• Eat a big meal afterward: There is no “anabolic window”, so you don’t need to worry about eating protein while you exercise or immediately afterward. But eating a big meal an hour or so after can help with recovery. It’s also very satisfying!

Muscle growth tips for vegans

Before I finish, here are some quick vegan fitness tips to ensure you’re adequately prepared:

  • Check your basal metabolic rate so you know how many calories you’re burning at rest.
  • Watch videos, read blogs—there’s always something more to learn.
  • Take a break when you’re injured, tired, or unwell.
  • Try to make your workouts fun—listen to music/podcasts, workout with friends.
  • Don’t rely too much on supplements.
  • Pay more attention to food labels; know what you’re eating.
  • Keep a food journal and monitor your protein, fat, carb, and nutrient intake.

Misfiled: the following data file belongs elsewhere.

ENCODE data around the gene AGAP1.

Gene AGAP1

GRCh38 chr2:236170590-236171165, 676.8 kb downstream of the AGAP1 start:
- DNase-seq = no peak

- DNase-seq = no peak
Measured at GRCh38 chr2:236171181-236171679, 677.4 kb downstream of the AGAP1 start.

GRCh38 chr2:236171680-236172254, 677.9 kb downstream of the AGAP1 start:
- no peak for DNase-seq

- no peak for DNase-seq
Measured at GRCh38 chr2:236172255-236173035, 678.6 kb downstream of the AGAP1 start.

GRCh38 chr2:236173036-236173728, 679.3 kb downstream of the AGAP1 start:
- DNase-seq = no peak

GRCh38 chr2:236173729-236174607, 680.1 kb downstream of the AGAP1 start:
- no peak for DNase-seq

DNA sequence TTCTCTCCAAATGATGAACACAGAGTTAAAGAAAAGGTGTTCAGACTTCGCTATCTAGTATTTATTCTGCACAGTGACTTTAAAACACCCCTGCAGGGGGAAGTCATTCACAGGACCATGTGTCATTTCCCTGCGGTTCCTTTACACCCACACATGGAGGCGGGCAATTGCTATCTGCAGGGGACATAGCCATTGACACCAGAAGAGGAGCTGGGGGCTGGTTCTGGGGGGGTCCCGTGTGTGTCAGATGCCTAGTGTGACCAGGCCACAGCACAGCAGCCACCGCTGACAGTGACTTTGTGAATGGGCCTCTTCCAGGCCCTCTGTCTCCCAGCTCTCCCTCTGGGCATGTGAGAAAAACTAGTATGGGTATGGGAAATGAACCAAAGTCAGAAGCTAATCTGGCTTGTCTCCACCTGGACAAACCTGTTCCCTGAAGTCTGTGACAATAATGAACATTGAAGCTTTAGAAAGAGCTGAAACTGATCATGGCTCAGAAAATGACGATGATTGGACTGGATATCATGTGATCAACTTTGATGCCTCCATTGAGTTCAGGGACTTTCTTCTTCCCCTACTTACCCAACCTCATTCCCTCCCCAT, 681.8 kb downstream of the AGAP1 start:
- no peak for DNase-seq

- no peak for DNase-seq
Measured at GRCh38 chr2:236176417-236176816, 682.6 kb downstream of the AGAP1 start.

• Document your progress with pictures. It’s great motivation.
  • Make a note of your personal best (weights, times, reps, etc.,)
  • Write down your motivations or put pictures in your workout space.

Summary: The Best Plant-Based Muscle Recovery

Now you have some vital information, you’re ready for hardcore plant-based muscle building!

Remember, focus on your diet, eat balanced meals, meet your calorie and protein needs, and work hard in the gym. It’s a simplified way of looking at vegan bodybuilding, but simple is good, it works, and it’s all you need!


  • Study: High-protein plant-based diet versus a protein-matched omnivorous diet to support resistance training adaptations: a comparison between habitual vegans and omnivores.